COILS: Contextual Income Inequality and Life Satisfaction: Mechanisms and Moderators
Duration: January 2024–December 2026
Funding: Deutsche Forschungsgemeinschaft (DFG), Project no. 533150713
Funding Volume: 376.366 Euro
Reserachers at University of Bamberg
Dr. Peter Valet (Principal Investigator)
In public and academic debates, many experts and scholars argue that the current level of earnings inequality is too high and that reducing earnings inequality would improve overall well-being. The numerous studies on the impact of earnings inequality on individual life satisfaction, however, do not provide consistent results. The literature shows positive, negative, and no effects of income inequality on individual well-being. In addition to the findings, the theoretical foundation, the methodological analysis approach, and the interpretation of the research results obtained are often quite heterogeneous. Most studies investigate aggregate earnings inequality cross-comparatively. What often remains unclear is if people have any knowledge about the level on macro earnings inequality or what the mechanisms are that explain effects from the macro level to the micro level. Here, the COILS project aims to contribute:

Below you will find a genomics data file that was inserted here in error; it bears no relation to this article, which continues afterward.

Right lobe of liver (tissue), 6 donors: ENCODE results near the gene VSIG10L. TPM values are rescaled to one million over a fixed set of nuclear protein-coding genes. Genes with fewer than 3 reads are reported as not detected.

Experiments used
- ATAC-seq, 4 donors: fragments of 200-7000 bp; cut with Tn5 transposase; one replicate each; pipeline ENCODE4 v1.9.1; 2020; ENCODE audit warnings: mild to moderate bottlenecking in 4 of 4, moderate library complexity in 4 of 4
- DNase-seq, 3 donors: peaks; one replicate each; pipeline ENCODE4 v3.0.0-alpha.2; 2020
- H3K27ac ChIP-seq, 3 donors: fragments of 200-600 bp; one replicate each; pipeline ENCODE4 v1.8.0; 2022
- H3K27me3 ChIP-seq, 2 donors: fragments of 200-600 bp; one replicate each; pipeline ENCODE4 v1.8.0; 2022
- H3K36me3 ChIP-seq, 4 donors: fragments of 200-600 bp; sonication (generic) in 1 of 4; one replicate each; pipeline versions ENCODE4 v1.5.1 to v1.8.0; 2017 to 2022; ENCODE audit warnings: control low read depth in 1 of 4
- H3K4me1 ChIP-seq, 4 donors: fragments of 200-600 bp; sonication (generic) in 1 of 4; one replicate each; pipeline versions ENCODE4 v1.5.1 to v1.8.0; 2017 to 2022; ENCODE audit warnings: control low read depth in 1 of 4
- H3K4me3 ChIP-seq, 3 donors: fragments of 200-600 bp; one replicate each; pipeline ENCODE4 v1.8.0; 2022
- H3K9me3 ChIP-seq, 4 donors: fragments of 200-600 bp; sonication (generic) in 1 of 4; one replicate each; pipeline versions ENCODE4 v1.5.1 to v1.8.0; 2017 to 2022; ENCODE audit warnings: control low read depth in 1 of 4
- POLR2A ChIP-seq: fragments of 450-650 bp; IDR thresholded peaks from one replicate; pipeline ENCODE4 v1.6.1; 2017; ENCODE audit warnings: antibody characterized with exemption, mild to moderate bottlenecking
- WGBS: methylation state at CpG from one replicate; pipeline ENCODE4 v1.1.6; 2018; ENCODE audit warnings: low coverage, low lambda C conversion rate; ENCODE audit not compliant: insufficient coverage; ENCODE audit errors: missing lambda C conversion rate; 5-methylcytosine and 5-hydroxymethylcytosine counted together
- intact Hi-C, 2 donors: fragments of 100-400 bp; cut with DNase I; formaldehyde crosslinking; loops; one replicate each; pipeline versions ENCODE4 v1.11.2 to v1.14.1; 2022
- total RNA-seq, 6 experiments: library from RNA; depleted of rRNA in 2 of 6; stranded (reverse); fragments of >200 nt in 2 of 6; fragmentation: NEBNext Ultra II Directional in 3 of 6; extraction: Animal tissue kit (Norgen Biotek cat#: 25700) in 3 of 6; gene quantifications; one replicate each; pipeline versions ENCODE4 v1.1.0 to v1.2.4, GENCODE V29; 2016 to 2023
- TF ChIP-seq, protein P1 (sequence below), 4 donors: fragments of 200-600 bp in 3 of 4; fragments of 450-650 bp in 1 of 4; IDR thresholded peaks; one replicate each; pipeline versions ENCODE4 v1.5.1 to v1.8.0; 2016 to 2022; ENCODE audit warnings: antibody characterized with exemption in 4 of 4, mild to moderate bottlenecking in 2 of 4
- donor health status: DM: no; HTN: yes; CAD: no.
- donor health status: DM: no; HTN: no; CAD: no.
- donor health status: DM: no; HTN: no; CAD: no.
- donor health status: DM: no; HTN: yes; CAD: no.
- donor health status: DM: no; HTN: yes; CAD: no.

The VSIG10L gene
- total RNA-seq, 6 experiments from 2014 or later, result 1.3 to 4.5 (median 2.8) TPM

(1) Drawing on sociological approaches on relational inequalities, this project challenges the common practice of looking at earnings inequality exclusively at the macro level. Apart from earnings inequality at the national level, people also experience inequalities within and across economic sectors, occupations, and workplaces. To analyze the effects of contextual inequalities, we need data on income inequalities for different contexts. This project uses different sources of registry data to generate representative measures of contextual earnings inequality and links them to data from existing social science surveys.
(2) The COILS project dedicates itself to the problem of causality by focusing on methods to identify causal effects. Following the approach of modern causal analysis, the aim of data analysis in this project is explicitly not to take into account as many influencing factors of individual well-being as possible, but to determine individual (causal) effects of contextual income inequalities on individual well-being as precisely as possible.